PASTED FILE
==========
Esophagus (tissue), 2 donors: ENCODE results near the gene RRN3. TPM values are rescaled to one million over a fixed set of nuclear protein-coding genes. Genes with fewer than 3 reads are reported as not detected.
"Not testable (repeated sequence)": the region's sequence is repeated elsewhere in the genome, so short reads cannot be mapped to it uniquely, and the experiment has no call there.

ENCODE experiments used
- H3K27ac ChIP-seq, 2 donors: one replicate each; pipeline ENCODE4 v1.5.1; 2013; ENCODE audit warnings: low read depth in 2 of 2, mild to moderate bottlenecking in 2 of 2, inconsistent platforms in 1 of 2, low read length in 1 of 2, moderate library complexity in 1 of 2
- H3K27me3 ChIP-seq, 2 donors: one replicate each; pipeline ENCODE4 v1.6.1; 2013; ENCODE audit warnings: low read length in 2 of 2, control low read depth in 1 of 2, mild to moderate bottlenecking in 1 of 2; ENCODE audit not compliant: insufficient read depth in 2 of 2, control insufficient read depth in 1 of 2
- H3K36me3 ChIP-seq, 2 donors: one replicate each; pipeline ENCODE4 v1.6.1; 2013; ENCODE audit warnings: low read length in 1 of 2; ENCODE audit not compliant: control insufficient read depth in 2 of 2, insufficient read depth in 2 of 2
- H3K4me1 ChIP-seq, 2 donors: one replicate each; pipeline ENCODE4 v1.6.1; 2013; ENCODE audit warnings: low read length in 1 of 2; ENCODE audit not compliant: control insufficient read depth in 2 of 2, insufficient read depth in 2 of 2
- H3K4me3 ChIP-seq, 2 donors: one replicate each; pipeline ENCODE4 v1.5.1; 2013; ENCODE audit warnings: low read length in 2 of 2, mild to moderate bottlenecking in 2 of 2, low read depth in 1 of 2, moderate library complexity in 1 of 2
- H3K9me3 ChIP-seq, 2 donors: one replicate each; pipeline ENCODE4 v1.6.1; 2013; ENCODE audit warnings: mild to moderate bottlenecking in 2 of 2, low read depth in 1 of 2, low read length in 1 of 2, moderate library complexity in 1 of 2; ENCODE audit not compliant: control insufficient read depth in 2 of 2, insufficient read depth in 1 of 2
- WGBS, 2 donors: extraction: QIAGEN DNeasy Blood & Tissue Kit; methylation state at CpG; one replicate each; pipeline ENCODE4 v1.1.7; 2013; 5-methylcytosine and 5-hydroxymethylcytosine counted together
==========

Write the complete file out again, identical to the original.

Esophagus (tissue), 2 donors: ENCODE results near the gene RRN3. TPM values are rescaled to one million over a fixed set of nuclear protein-coding genes. Genes with fewer than 3 reads are reported as not detected.
"Not testable (repeated sequence)": the region's sequence is repeated elsewhere in the genome, so short reads cannot be mapped to it uniquely, and the experiment has no call there.

ENCODE experiments used
- H3K27ac ChIP-seq, 2 donors: one replicate each; pipeline ENCODE4 v1.5.1; 2013; ENCODE audit warnings: low read depth in 2 of 2, mild to moderate bottlenecking in 2 of 2, inconsistent platforms in 1 of 2, low read length in 1 of 2, moderate library complexity in 1 of 2
- H3K27me3 ChIP-seq, 2 donors: one replicate each; pipeline ENCODE4 v1.6.1; 2013; ENCODE audit warnings: low read length in 2 of 2, control low read depth in 1 of 2, mild to moderate bottlenecking in 1 of 2; ENCODE audit not compliant: insufficient read depth in 2 of 2, control insufficient read depth in 1 of 2
- H3K36me3 ChIP-seq, 2 donors: one replicate each; pipeline ENCODE4 v1.6.1; 2013; ENCODE audit warnings: low read length in 1 of 2; ENCODE audit not compliant: control insufficient read depth in 2 of 2, insufficient read depth in 2 of 2
- H3K4me1 ChIP-seq, 2 donors: one replicate each; pipeline ENCODE4 v1.6.1; 2013; ENCODE audit warnings: low read length in 1 of 2; ENCODE audit not compliant: control insufficient read depth in 2 of 2, insufficient read depth in 2 of 2
- H3K4me3 ChIP-seq, 2 donors: one replicate each; pipeline ENCODE4 v1.5.1; 2013; ENCODE audit warnings: low read length in 2 of 2, mild to moderate bottlenecking in 2 of 2, low read depth in 1 of 2, moderate library complexity in 1 of 2
- H3K9me3 ChIP-seq, 2 donors: one replicate each; pipeline ENCODE4 v1.6.1; 2013; ENCODE audit warnings: mild to moderate bottlenecking in 2 of 2, low read depth in 1 of 2, low read length in 1 of 2, moderate library complexity in 1 of 2; ENCODE audit not compliant: control insufficient read depth in 2 of 2, insufficient read depth in 1 of 2
- WGBS, 2 donors: extraction: QIAGEN DNeasy Blood & Tissue Kit; methylation state at CpG; one replicate each; pipeline ENCODE4 v1.1.7; 2013; 5-methylcytosine and 5-hydroxymethylcytosine counted together